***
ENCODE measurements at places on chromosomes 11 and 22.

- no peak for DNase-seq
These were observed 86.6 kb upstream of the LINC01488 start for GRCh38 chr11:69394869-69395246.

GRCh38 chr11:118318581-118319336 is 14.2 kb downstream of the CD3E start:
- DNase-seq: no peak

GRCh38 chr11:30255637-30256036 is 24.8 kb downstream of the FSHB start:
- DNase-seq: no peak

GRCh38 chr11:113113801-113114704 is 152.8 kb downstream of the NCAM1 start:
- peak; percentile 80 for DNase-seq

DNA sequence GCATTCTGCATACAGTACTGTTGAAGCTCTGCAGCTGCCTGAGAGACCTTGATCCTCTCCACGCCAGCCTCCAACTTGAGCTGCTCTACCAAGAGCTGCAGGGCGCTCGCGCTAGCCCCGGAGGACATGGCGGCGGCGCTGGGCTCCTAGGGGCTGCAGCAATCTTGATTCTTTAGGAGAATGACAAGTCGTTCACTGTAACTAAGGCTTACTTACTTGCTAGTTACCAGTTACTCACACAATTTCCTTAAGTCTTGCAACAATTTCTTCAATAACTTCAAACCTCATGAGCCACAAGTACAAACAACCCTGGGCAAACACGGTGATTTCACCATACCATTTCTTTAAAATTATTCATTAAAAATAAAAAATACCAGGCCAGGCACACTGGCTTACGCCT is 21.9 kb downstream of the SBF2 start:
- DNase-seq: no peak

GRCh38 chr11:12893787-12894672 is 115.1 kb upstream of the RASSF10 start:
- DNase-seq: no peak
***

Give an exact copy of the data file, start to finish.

ENCODE measurements at places on chromosomes 11 and 22.

- no peak for DNase-seq
These were observed 86.6 kb upstream of the LINC01488 start for GRCh38 chr11:69394869-69395246.

GRCh38 chr11:118318581-118319336 is 14.2 kb downstream of the CD3E start:
- DNase-seq: no peak

GRCh38 chr11:30255637-30256036 is 24.8 kb downstream of the FSHB start:
- DNase-seq: no peak

GRCh38 chr11:113113801-113114704 is 152.8 kb downstream of the NCAM1 start:
- peak; percentile 80 for DNase-seq

DNA sequence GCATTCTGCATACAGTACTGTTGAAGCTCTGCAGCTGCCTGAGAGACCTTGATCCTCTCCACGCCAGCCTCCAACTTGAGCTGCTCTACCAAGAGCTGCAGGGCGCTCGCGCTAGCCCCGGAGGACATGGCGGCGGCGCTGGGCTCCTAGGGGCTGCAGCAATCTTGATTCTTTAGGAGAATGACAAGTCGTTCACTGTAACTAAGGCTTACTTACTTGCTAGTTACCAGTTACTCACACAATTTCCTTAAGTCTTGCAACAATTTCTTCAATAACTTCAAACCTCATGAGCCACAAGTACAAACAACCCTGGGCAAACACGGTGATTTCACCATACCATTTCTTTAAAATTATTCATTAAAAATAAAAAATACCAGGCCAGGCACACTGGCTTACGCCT is 21.9 kb downstream of the SBF2 start:
- DNase-seq: no peak

GRCh38 chr11:12893787-12894672 is 115.1 kb upstream of the RASSF10 start:
- DNase-seq: no peak